NotreDame Resources

Author: Dennis Brown and Gail Hinchion Mancini

NotreDame Resources
June 10-16, 2001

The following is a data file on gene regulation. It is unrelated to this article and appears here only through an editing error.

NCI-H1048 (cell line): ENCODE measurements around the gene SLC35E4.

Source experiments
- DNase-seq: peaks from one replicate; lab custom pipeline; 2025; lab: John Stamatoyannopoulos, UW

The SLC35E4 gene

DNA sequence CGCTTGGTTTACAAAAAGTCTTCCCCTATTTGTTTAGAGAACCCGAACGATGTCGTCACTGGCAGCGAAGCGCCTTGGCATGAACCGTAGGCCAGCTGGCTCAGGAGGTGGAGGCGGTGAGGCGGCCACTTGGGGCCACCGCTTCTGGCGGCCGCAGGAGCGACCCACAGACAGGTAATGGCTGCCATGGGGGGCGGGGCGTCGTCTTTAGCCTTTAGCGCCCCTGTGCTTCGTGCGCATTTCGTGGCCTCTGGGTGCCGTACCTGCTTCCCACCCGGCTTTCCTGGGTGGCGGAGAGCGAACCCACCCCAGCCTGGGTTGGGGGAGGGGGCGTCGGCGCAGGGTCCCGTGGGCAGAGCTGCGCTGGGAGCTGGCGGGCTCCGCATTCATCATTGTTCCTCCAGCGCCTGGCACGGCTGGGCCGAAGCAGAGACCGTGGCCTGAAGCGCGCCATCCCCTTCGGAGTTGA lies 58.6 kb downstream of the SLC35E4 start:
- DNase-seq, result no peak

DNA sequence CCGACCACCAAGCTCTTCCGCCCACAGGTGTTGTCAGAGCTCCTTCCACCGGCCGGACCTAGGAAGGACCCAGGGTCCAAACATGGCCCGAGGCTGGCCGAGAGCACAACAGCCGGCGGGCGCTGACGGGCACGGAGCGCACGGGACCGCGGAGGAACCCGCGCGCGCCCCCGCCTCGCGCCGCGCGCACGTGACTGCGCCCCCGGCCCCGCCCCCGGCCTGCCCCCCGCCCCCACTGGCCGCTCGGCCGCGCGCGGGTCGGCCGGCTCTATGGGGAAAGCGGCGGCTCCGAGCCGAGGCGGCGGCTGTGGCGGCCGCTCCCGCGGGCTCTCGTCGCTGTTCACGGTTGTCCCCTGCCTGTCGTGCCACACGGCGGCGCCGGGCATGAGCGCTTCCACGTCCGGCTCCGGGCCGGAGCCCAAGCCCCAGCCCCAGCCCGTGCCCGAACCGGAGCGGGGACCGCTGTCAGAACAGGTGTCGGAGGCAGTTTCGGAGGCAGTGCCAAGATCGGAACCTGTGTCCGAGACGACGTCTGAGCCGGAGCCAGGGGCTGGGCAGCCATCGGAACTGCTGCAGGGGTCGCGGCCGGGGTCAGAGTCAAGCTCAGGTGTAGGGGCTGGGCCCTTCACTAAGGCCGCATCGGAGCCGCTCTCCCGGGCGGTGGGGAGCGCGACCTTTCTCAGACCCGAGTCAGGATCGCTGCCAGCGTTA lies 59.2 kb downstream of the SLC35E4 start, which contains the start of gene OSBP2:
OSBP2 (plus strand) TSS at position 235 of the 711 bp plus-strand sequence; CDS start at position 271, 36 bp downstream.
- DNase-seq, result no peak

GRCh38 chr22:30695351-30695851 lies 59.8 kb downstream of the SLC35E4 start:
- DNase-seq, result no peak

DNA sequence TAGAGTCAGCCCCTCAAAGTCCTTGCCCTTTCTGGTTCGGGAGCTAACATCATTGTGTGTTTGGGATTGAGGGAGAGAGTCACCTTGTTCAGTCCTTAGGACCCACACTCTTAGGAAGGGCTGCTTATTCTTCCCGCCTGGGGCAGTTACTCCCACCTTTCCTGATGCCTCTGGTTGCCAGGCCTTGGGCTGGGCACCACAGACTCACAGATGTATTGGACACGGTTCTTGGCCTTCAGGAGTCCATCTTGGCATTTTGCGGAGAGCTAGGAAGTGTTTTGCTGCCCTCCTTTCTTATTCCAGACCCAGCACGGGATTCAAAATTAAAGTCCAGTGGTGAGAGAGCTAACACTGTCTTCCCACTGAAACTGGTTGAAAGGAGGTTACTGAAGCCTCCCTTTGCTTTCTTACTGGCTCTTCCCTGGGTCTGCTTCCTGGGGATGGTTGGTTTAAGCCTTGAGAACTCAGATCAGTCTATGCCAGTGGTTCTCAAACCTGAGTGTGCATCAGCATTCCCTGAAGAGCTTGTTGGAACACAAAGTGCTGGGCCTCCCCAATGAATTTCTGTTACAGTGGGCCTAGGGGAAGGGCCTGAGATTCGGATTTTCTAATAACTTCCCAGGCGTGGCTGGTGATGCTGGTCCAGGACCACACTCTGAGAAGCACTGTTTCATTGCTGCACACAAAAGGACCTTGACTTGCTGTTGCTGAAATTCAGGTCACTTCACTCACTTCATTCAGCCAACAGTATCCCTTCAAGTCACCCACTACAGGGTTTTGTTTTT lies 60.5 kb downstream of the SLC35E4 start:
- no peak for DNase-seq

Church/state: The Supreme Court’s decision this week in Good News Bible Club v. Milford was good news, indeed, for the First Amendment, according to Richard W. Garnett , assistant professor of law at Notre Dame. “The court reaffirmed that the First Amendment does not require ? in fact, it does not permit ? government to discriminate against religious persons, organizations and ideas,” Garnett wrote in an op-ed for the Wall Street Journal. “No doubt some will complain the decision permitting a Christian youth group to meet after school hours in public school facilities somehow lowers ‘the wall of separation’ between church and state. It does not. Justice Clarence Thomas’ clear and well-reasoned majority opinion honors our constitutional traditions of religious freedom and pluralism by welcoming, on equal terms, the faithful to the public square.” Professor Garnett can be reached for further comment at (219) 631-6981 or p. Tech transfer: Universities that jumped into the technology transfer business after passage of the 1980 Bayh-Dole act are pulling down almost $650 million a year from some 6,700 inventions created by their researchers. That amount could be higher if universities were to fine tune the process of tying ongoing inventor involvement to profits, according to research by Richard A. Jensen , professor of economics at Notre Dame. “Bayh-Dole mandated that the inventor be paid. But it’s how you pay them that makes the difference,” says Jensen, whose findings were published in American Economic Review. The vast majority of university-developed inventions require a lengthy incubation period, and have the best chances of reaching the markeplacet when the inventor remains tied in through such long-term fiscal incentives as stock options. Jensen can be reached for further comment at (219) 631-9382 or p. Jeffords: The recent shift in party control of the Senate illustrates yet again the ongoing close competition between the two major parties in the United States, says a Notre Dame political scientist who specializes in American political parties and interest groups. “The recent presidential election was decided by a razor-thin margin, and the current majorities in both the Senate and House are equally narrow,” says Christina Wolbrecht , Packey J. Dee Assistant Professor of Government and International Studies. "These narrow margins mean that if Democrats and Republicans are unwilling to compromise in order to achieve their goals then deadlock seems likely. " For Democrats, the change in the Senate is particularly momentous. Majority party status confers considerable institutional powers, the most important of which is the power to designate the chairs of the standing committees. Most of the policy making work of the Senate occurs in committee, and chairs have long been recognized as holding significant gate-keeping and agenda-setting powers. Democrats started the year locked out of control of either the executive or legislative branches; they have now been granted unexpected influence over the important business of the Senate. Professor Wolbrecht can be reached at (219) 631-3836 or p. Race relations: A new book coauthored by Heidi Ardizzone , visiting assistant professor of American studies at Notre Dame, provides a riveting portrait of race relations and the justice system in 1920s America. “Love on Trial: An American Scandal in Black and White” tells the true story of first the love and then the trial between Alice Jones, a former nanny of mixed race, and Leonard Rhinelander, a young socialite from one of New York’s wealthiest and most prominent families. The couple met in 1921 and, after a three-year romance, married against the wishes of Leonard’s father. A month after the wedding, with questions arising in the news media about Alice’s background and race, Leonard left his wife and sued for annulment, charging she had defrauded him. The trial, before an all-male, all-white jury, hinged in large part on the question of whether ? as Alice claimed ? Leonard knew she was black when he married her. But it also included myriad questions concerning status, wealth, ancestry and morality. Generating as much media and public attention as any modern scandal, the case was chronicled in stories on the front page of The New York Times nearly every day for more than a month. Ardizzone and Lewis examine in detail the multiple racial, socioeconomic, sexual and ethical issues that arose in this national scandal that rocked jazz-age America. Published this month by W.W. Norton&Company, the book was coauthored by Earl Lewis, dean of graduate studies at the University of Michigan, where Ardizzone earned her master’s and doctoral degrees. Professor Ardizzone can be reached at (219) 631-4144 or p. p. p. Missile defense: “Some form of missile defense is nearly inevitable,” says Notre Dame political scientist Daniel A. Lindley . "Although defenses do not work now and will never be perfect, most technological hurdles will eventually be overcome. Problems such as decoys and multiple warheads will be greatly reduced once we focus more heavily on boost-phase defenses (the intercept of a missile in the early stage of flight). Boost-phase defenses make it easier to spread the “defensive umbrella,” and sharing defenses should go a long way towards mitigating other states’ objections." He adds: “It is noteworthy that the reaction worldwide has been muted. Russia wants to talk, India was encouraging, Europe did not go ballistic. The sky is not falling.” Professor Lindley can be reached at (219) 631-3226 or p. Nuclear crossroads: “South Asia at the Nuclear Crossroads,” a new study sponsored in part by the Kroc Institute for International Peace Studies at Notre Dame, examines the threat posed by nuclear weapons proliferation in South Asia. Coauthored by David Cortright , a visiting fellow in the Kroc Institute, and Samina Ahmed, a research fellow in the Belfer Center for Science and International Affairs at Harvard University, “South Asia at the Nuclear Crossroads” urges policymakers to employ a more effective use of economic sanctions and incentives to curtail nuclear proliferation and defuse tension between India and Pakistan. Cosponsored by the Kroc Institute, the Managing Atom Project at the Belfer Center and the Fourth Freedom Forum in Goshen, Ind., the study analyzes attempts by the United States to contain nuclear danger through the use of sanctions and incentives. The authors assess the limitations of past strategies and offer suggestions for more refined and effective future actions. Among the study1s proposals is a “debt for disarmament” plan that would forgive Indian and Pakistani external debt obligations in exchange for concrete steps toward arms removal. Cortright and Ahmed hope the study “will be of value as the new U.S. administration reviews policy options toward nuclear proliferation in South Asia.” For more information, contact the Kroc Institute at (219) 631-6970